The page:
Finally, one of PBCVS’s SART members, Julie Weil, was featured along with Palm Beach County Victim Services SART in an award winning article. The 2013 Suncoast Emmy Awards happened in Hollywood, Florida and WPTV News Channel 5 was one of the most honored television stations of the evening.

The Suncoast Chapter of the National Academy of Television Arts and Sciences celebrates the best of television news in markets throughout the state of Florida, as well as markets in Louisiana, Alabama, Georgia and Puerto Rico.

For the "Feature News Report - Serious Series", WPTV's Shannon Cake, Jim Sitton, and Lynn Walsh won for the story " Julie's Fight for Change ."

That same story scored Shannon Cake an Emmy for "On-Camera Talent - Reporter - Feature/Human Interest."

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Women’s Center of Jacksonville

The Women’s Center of Jacksonville (WCJ) was recently awarded funds from the United States Department of Justice Office of Violence Against Women (OVW) for the Enhanced Training and Services to End Violence Against and Abuse of Women Later in Life program. WCJ, the certified rape crisis center for Duval, Baker and Nassau Counties, was one of nine agencies in the country to be awarded this grant.

The focus of this three-year project is to enhance training and direct services to elder abuse survivors, including survivors of domestic violence, sexual violence, dating violence and stalking later in life. This project will have a significant impact on Northeast Florida, an area with a growing elder population. Although often overlooked as a vulnerable population, Adult Protective Services investigated over 1,183 reports of elder abuse, neglect and exploitation in Jacksonville in 2010. Nationally, 18 percent of women raped are aged 60 or older.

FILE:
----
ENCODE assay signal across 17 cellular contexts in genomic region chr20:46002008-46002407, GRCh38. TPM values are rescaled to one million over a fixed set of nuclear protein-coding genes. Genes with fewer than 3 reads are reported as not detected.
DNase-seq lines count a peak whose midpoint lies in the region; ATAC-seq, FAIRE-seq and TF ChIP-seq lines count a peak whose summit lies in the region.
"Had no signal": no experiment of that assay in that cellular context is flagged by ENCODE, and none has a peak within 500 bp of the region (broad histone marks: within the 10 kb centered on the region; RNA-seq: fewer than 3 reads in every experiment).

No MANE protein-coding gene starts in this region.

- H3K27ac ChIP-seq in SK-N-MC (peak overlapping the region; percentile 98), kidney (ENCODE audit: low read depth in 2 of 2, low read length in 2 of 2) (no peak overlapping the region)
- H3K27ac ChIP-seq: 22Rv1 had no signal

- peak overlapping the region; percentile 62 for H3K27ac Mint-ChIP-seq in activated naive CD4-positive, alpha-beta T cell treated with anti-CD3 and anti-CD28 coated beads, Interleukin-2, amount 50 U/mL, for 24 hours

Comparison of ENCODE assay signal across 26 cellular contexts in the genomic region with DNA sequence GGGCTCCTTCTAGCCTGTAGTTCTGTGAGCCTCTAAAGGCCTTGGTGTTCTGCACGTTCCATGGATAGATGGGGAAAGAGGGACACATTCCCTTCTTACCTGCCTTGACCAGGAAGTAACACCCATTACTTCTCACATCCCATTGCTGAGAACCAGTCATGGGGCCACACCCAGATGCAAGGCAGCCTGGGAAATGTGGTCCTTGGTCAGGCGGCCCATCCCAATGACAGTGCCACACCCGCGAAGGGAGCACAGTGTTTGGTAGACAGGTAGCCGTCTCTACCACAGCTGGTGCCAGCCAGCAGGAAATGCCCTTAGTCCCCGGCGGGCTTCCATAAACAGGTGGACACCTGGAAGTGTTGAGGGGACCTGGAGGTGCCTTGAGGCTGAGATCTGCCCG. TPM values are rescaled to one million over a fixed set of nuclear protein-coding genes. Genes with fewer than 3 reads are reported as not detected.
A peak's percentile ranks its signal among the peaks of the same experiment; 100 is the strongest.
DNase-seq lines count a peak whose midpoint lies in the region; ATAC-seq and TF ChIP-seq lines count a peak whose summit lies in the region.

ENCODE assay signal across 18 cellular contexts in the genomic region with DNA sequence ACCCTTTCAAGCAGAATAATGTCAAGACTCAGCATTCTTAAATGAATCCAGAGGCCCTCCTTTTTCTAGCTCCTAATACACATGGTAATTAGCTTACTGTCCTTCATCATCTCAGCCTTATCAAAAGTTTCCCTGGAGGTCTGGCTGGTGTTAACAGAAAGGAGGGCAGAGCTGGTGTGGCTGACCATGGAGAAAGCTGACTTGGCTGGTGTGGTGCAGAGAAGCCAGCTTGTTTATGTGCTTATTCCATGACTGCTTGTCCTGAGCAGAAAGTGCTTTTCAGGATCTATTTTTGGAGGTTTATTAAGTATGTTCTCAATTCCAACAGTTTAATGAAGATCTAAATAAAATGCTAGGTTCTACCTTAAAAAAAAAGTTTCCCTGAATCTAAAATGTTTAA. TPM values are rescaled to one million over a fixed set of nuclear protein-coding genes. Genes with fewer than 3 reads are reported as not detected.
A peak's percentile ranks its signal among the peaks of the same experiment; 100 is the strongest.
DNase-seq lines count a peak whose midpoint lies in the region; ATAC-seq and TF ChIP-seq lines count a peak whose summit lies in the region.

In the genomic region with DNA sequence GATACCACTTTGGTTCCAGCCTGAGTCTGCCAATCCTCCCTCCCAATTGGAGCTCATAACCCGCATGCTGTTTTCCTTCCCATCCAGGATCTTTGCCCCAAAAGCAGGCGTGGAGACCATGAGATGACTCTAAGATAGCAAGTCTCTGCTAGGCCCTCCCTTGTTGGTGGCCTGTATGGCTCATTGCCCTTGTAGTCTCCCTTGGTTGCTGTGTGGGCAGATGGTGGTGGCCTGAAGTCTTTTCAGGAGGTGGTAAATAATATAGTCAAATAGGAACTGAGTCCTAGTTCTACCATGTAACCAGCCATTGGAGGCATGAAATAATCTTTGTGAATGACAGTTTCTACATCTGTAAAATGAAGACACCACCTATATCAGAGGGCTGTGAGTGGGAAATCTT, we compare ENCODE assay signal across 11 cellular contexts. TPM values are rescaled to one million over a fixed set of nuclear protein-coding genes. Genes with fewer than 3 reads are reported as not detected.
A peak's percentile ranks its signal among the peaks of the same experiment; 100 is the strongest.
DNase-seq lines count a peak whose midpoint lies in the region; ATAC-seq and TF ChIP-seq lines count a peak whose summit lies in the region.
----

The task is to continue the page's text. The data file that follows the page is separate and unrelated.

The project will be strengthened by the support of multiple community agencies that have engaged in ongoing support for addressing sexual violence against elders. These partners, including the Jacksonville Sheriff’s Office, Hubbard House, ElderSource and the Office of the State Attorney, will also receive specialized training to enhance the community’s response to elder abuse.

Duval, Baker and Nassau Counties have a history of supporting efforts to address elder abuse. In 2004, the City of Jacksonville received a two-year grant from OVW. The Women’s Center of Jacksonville and Hubbard House, the certified domestic violence center, were both partners on this grant. This project, which continued through 2009 with support from private funders, culminated in an innovative training CD used to assist law enforcement, prosecutors, judges and Adult Protective Services in recognizing, investigating and prosecuting instances of elder abuse, neglect and exploitation, with emphasis on domestic and sexual violence.